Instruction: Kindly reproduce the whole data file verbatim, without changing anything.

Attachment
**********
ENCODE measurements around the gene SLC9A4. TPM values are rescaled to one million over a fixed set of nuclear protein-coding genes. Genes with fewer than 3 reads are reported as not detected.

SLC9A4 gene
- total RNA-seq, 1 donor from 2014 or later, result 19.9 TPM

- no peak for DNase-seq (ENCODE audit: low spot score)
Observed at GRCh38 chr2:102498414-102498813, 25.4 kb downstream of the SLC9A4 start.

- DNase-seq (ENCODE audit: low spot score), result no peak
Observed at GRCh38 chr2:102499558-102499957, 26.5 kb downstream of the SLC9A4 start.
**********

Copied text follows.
ENCODE measurements around the gene SLC9A4. TPM values are rescaled to one million over a fixed set of nuclear protein-coding genes. Genes with fewer than 3 reads are reported as not detected.

SLC9A4 gene
- total RNA-seq, 1 donor from 2014 or later, result 19.9 TPM

- no peak for DNase-seq (ENCODE audit: low spot score)
Observed at GRCh38 chr2:102498414-102498813, 25.4 kb downstream of the SLC9A4 start.

- DNase-seq (ENCODE audit: low spot score), result no peak
Observed at GRCh38 chr2:102499558-102499957, 26.5 kb downstream of the SLC9A4 start.